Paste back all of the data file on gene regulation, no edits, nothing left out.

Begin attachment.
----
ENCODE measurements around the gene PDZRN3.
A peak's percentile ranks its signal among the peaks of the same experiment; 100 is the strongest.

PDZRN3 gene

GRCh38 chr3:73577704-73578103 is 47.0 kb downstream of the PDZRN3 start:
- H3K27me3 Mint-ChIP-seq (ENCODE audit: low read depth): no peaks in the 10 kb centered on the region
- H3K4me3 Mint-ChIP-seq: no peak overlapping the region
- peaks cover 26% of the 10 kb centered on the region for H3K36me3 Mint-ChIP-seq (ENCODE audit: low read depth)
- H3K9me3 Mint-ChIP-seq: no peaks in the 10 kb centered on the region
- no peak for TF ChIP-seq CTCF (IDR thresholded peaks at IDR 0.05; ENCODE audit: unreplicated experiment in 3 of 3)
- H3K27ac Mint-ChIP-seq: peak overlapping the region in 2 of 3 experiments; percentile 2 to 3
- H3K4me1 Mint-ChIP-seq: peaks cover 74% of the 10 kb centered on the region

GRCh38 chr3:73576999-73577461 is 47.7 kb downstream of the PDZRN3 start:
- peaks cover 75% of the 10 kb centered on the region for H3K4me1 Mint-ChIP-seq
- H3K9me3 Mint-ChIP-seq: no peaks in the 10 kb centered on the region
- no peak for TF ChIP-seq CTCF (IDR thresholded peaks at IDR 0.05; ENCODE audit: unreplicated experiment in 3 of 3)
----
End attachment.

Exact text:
ENCODE measurements around the gene PDZRN3.
A peak's percentile ranks its signal among the peaks of the same experiment; 100 is the strongest.

PDZRN3 gene

GRCh38 chr3:73577704-73578103 is 47.0 kb downstream of the PDZRN3 start:
- H3K27me3 Mint-ChIP-seq (ENCODE audit: low read depth): no peaks in the 10 kb centered on the region
- H3K4me3 Mint-ChIP-seq: no peak overlapping the region
- peaks cover 26% of the 10 kb centered on the region for H3K36me3 Mint-ChIP-seq (ENCODE audit: low read depth)
- H3K9me3 Mint-ChIP-seq: no peaks in the 10 kb centered on the region
- no peak for TF ChIP-seq CTCF (IDR thresholded peaks at IDR 0.05; ENCODE audit: unreplicated experiment in 3 of 3)
- H3K27ac Mint-ChIP-seq: peak overlapping the region in 2 of 3 experiments; percentile 2 to 3
- H3K4me1 Mint-ChIP-seq: peaks cover 74% of the 10 kb centered on the region

GRCh38 chr3:73576999-73577461 is 47.7 kb downstream of the PDZRN3 start:
- peaks cover 75% of the 10 kb centered on the region for H3K4me1 Mint-ChIP-seq
- H3K9me3 Mint-ChIP-seq: no peaks in the 10 kb centered on the region
- no peak for TF ChIP-seq CTCF (IDR thresholded peaks at IDR 0.05; ENCODE audit: unreplicated experiment in 3 of 3)